Now, to me, a large part of this was obvious from the beginning. The assumption that we needed a new professional body, along with the acceptance that it could not be a regulator or a government quango and that it needed to be teacher led, all seemed to imply a shared vision of what teachers needed. Teachers lacked a professional identity; they were not confident in exercising professional autonomy, and there was a lack of recognition of their professional expertise. Perhaps I was mistaken, perhaps what people really wanted was a club for anyone working in education to network with the education establishment and (if they are teachers) learn from their betters. But if it is genuinely to be about teachers acting as a profession, then they need to act as autonomous experts with a clear professional identity. None of that can happen in a organisation where eligibility for membership, decision-making power, or the expertise about teaching don’t lie exclusively with teachers.

 

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3 Things I Strongly Disagree With

January 7, 2015

Because progressive education is multi-faceted, and continually represented as something new, one of the most common techniques used to hide its influence is to claim that the disagreements in education do not really exist. There are two variants on this argument that are used frequently. One is to claim that the terms used to describe the positions (like “traditional”, “progressive”, “child-centred” etc.) are either meaningless or refer to something either nobody or everybody agrees with. The other version is to claim that in all facets of the debate there are compromise positions, rather than stark choices, making it possible for the debate denialist to claim that they (and very often the majority of teachers who are, it is assumed, unaffected by ideology) somehow transcend the debate.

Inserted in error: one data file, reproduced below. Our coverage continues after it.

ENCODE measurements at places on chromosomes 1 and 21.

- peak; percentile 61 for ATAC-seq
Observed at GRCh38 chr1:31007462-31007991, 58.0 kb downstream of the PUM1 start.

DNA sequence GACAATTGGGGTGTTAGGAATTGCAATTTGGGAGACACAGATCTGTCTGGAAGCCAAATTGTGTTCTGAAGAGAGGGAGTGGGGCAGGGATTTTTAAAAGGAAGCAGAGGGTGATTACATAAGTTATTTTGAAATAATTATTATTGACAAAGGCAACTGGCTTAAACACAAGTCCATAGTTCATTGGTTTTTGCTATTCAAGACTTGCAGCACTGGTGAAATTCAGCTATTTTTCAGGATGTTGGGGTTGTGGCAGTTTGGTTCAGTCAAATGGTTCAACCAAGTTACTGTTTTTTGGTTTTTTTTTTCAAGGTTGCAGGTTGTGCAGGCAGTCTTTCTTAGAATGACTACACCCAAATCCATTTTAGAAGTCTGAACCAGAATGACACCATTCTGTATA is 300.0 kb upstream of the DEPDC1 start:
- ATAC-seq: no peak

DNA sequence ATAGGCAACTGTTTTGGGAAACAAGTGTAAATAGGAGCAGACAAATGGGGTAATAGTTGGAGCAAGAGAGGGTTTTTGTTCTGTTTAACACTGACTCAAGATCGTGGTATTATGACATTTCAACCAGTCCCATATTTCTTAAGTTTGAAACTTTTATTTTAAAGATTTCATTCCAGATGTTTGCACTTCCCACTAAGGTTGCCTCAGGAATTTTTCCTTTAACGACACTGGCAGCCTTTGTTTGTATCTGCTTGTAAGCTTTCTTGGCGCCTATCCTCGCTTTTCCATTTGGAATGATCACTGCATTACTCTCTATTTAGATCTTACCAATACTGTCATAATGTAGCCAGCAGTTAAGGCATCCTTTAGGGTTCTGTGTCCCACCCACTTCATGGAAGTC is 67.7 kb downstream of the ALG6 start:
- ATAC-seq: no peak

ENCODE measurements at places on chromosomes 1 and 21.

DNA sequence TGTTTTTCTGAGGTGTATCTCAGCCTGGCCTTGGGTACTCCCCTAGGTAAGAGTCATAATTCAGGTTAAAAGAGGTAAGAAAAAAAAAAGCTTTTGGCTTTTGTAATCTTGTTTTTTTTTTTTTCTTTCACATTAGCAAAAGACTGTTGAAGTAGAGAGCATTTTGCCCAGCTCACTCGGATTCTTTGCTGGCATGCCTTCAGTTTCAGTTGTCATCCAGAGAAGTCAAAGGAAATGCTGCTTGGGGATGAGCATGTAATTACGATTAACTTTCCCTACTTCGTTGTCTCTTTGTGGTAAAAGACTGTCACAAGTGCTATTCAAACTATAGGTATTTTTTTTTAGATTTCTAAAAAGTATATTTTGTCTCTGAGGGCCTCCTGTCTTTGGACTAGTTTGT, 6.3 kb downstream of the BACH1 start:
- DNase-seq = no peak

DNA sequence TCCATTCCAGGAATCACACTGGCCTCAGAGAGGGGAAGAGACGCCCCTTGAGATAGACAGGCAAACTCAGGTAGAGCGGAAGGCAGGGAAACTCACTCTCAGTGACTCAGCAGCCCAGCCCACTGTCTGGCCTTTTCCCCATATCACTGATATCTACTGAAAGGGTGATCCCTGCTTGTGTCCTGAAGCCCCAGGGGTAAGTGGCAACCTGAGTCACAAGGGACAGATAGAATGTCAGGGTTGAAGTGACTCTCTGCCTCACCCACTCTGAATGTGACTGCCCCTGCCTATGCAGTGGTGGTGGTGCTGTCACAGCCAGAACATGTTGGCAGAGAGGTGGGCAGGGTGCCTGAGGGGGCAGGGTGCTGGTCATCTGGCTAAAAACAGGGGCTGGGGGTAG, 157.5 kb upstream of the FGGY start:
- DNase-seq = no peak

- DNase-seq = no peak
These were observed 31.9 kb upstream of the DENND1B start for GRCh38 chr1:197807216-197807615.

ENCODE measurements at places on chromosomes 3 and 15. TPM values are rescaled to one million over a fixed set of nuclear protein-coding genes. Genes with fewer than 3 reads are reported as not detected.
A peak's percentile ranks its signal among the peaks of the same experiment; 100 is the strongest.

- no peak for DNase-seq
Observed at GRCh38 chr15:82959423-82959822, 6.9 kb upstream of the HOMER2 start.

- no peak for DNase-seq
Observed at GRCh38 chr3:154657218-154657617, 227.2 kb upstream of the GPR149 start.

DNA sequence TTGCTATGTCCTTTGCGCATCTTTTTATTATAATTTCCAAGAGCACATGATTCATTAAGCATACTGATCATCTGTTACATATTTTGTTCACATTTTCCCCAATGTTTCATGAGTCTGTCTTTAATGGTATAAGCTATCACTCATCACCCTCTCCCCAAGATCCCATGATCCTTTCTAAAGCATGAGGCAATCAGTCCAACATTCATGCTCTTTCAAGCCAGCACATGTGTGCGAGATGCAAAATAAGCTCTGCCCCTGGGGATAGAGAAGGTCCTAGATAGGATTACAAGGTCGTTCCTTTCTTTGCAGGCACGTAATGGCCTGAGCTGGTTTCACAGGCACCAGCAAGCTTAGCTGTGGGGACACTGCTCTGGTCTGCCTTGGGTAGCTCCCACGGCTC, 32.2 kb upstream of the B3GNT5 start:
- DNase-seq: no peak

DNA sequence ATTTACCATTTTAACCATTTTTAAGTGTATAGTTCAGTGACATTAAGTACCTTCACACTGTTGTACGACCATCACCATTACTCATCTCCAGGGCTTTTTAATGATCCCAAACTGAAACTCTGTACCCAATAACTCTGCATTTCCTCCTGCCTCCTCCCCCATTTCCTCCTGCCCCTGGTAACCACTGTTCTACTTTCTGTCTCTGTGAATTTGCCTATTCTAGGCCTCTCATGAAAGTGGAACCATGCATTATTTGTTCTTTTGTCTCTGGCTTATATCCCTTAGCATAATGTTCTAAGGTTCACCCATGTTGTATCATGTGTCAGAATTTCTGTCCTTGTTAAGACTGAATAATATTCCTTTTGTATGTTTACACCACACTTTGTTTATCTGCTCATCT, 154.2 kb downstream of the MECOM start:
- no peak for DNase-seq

For this reason, every so often I find it worthwhile to point out examples of things that I fundamentally disagree with. Not to debate them, or to criticise them, but to point out that there are some really quite clear cut differences where people need to choose sides. Particularly when those people do have, or have had, power and influence in the education system.Here’s three blogposts that have not won me over. As ever, I would recommend you follow the links to read the whole post, so we can avoid the accusation that I have misrepresented the views by quoting out of context. Also, I acknowledge that I am highlighting what it is I disagree with, so anyone who wants to find some uncontroversial sentence in the blogpost and say that this was, in fact, the true point of the post needn’t bother.

First from a well established educationalist whose blog gets far more hits than mine and whose power to influence future generations of teachers is far greater than mine, some views on the importance of knowledge: